Coughing, chest pain and brain fog are some of the long-term symptoms sometimes found in kids. They can occur after mild infections or no initial symptoms of the COVID-19 infection. Follow-up doctor visits after children recover from the initial coronavirus infection are recommended.
There are varying estimates on how long the symptoms known as long COVID-19 occur in kids. A recent study published in the UK found about 4% of young children and teens had symptoms more than a month after getting infected. Fatigue, headaches and loss of smell were among the most common complaints among them and most were gone within 2 months.
Coughing, chest pain and brain fog are among the other long-term symptoms sometimes found in kids, and can occur even after mild infections or no initial symptoms of the COVID-19 infection.
Some studies have found higher rates of persisting symptoms than in the U.K. study, but kids are thought to be less commonly affected than adults. According to estimates, about 30% of adult COVID-19 patients develop long-term symptoms.
Experts aren't sure what causes the long-term symptoms, especially in kids. In some cases, it could reflect organ damage caused by the initial infection. It is believed that it could be a result of the virus and inflammation lingering in the body.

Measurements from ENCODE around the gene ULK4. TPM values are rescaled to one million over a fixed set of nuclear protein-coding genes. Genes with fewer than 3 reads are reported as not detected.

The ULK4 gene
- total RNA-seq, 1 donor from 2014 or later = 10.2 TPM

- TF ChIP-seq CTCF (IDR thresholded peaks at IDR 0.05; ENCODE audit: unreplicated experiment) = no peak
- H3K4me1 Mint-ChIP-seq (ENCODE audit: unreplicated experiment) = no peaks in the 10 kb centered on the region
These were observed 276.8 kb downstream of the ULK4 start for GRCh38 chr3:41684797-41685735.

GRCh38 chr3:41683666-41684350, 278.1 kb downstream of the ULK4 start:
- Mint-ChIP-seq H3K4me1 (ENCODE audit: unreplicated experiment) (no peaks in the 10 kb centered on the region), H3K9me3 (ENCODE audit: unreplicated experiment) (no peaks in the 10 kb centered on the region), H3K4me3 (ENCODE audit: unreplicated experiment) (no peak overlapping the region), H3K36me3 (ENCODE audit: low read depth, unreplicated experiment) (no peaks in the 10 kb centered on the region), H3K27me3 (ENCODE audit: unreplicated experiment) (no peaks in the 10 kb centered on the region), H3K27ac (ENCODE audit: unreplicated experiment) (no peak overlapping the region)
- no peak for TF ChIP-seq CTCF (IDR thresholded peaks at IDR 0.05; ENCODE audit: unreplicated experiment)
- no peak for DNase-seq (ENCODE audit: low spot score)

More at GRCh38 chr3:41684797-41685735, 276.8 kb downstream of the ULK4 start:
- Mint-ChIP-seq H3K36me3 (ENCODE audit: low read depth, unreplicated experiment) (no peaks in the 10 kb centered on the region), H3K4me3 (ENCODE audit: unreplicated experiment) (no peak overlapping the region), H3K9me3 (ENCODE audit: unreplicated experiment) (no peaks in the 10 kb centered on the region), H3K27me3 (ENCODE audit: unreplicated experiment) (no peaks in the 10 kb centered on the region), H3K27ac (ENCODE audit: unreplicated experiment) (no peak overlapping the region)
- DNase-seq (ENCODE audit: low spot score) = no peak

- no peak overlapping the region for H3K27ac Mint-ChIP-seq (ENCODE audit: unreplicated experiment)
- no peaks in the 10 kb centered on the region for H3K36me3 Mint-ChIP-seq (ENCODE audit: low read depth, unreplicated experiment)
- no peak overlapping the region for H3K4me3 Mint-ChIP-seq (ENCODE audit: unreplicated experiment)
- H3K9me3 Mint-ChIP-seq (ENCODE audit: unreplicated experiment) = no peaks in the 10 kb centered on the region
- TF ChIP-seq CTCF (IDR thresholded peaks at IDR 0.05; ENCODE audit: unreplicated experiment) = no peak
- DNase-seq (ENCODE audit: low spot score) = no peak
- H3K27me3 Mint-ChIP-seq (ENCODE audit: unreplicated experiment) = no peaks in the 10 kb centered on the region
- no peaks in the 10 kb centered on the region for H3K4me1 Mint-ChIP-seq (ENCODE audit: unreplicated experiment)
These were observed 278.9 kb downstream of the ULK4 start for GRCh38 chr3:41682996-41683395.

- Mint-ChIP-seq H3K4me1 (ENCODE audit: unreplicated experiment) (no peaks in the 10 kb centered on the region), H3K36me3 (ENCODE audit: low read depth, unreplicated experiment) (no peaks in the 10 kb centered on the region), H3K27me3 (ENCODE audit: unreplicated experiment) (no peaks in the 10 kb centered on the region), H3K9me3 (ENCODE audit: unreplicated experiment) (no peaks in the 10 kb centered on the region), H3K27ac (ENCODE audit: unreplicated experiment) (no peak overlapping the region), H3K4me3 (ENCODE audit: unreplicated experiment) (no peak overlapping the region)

Kids can develop other rare problems after an initial coronavirus infection, including heart inflammation or a condition known as multisystem inflammatory syndrome, which involves fever and inflammation affecting different body parts, among various other symptoms. Affected kids generally need to be hospitalized but most of them are able to recover. Adults can experience the same situation.
The rapid spread of the highly contagious delta variant has worried some doctors about the potential for higher number of children being at the risk of long COVID-19 and these other conditions.
Because of the potential for long-term consequences, the American Academy of Pediatrics recommends follow-up doctor visits after children recover from an initial coronavirus infection.
(With PTI inputs)